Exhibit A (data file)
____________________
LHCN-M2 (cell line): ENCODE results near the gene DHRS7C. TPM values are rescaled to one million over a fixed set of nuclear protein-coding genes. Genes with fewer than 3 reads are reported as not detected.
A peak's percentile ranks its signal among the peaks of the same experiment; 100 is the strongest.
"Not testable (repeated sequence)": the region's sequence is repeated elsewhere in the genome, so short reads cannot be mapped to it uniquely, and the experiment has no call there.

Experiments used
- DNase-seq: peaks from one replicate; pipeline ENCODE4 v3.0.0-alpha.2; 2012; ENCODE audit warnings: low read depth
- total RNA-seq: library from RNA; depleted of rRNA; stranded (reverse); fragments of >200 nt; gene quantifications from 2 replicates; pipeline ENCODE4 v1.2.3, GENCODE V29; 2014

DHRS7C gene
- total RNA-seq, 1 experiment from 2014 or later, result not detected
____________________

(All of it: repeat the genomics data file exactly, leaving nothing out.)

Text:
LHCN-M2 (cell line): ENCODE results near the gene DHRS7C. TPM values are rescaled to one million over a fixed set of nuclear protein-coding genes. Genes with fewer than 3 reads are reported as not detected.
A peak's percentile ranks its signal among the peaks of the same experiment; 100 is the strongest.
"Not testable (repeated sequence)": the region's sequence is repeated elsewhere in the genome, so short reads cannot be mapped to it uniquely, and the experiment has no call there.

Experiments used
- DNase-seq: peaks from one replicate; pipeline ENCODE4 v3.0.0-alpha.2; 2012; ENCODE audit warnings: low read depth
- total RNA-seq: library from RNA; depleted of rRNA; stranded (reverse); fragments of >200 nt; gene quantifications from 2 replicates; pipeline ENCODE4 v1.2.3, GENCODE V29; 2014

DHRS7C gene
- total RNA-seq, 1 experiment from 2014 or later, result not detected